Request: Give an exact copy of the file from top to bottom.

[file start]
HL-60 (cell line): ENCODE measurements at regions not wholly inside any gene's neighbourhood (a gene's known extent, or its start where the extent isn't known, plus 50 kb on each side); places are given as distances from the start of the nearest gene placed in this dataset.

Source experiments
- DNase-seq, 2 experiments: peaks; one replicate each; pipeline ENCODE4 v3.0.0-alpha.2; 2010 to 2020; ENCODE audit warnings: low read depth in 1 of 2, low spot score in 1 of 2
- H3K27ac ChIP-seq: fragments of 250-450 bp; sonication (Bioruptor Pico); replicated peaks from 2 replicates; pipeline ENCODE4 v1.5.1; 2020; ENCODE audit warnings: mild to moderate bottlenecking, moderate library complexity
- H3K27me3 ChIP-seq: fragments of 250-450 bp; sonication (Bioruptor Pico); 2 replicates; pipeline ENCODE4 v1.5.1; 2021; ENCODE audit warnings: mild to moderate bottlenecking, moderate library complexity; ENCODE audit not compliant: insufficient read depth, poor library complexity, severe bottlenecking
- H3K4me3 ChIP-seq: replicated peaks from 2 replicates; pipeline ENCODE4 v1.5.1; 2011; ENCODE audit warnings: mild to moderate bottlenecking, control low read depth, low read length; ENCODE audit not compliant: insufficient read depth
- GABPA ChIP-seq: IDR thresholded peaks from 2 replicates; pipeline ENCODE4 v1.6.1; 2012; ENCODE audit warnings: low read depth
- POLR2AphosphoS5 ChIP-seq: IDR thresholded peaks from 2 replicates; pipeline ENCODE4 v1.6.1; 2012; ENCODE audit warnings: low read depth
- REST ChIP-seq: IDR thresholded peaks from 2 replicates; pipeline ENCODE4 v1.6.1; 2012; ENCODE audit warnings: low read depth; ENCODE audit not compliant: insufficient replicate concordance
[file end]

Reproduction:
HL-60 (cell line): ENCODE measurements at regions not wholly inside any gene's neighbourhood (a gene's known extent, or its start where the extent isn't known, plus 50 kb on each side); places are given as distances from the start of the nearest gene placed in this dataset.

Source experiments
- DNase-seq, 2 experiments: peaks; one replicate each; pipeline ENCODE4 v3.0.0-alpha.2; 2010 to 2020; ENCODE audit warnings: low read depth in 1 of 2, low spot score in 1 of 2
- H3K27ac ChIP-seq: fragments of 250-450 bp; sonication (Bioruptor Pico); replicated peaks from 2 replicates; pipeline ENCODE4 v1.5.1; 2020; ENCODE audit warnings: mild to moderate bottlenecking, moderate library complexity
- H3K27me3 ChIP-seq: fragments of 250-450 bp; sonication (Bioruptor Pico); 2 replicates; pipeline ENCODE4 v1.5.1; 2021; ENCODE audit warnings: mild to moderate bottlenecking, moderate library complexity; ENCODE audit not compliant: insufficient read depth, poor library complexity, severe bottlenecking
- H3K4me3 ChIP-seq: replicated peaks from 2 replicates; pipeline ENCODE4 v1.5.1; 2011; ENCODE audit warnings: mild to moderate bottlenecking, control low read depth, low read length; ENCODE audit not compliant: insufficient read depth
- GABPA ChIP-seq: IDR thresholded peaks from 2 replicates; pipeline ENCODE4 v1.6.1; 2012; ENCODE audit warnings: low read depth
- POLR2AphosphoS5 ChIP-seq: IDR thresholded peaks from 2 replicates; pipeline ENCODE4 v1.6.1; 2012; ENCODE audit warnings: low read depth
- REST ChIP-seq: IDR thresholded peaks from 2 replicates; pipeline ENCODE4 v1.6.1; 2012; ENCODE audit warnings: low read depth; ENCODE audit not compliant: insufficient replicate concordance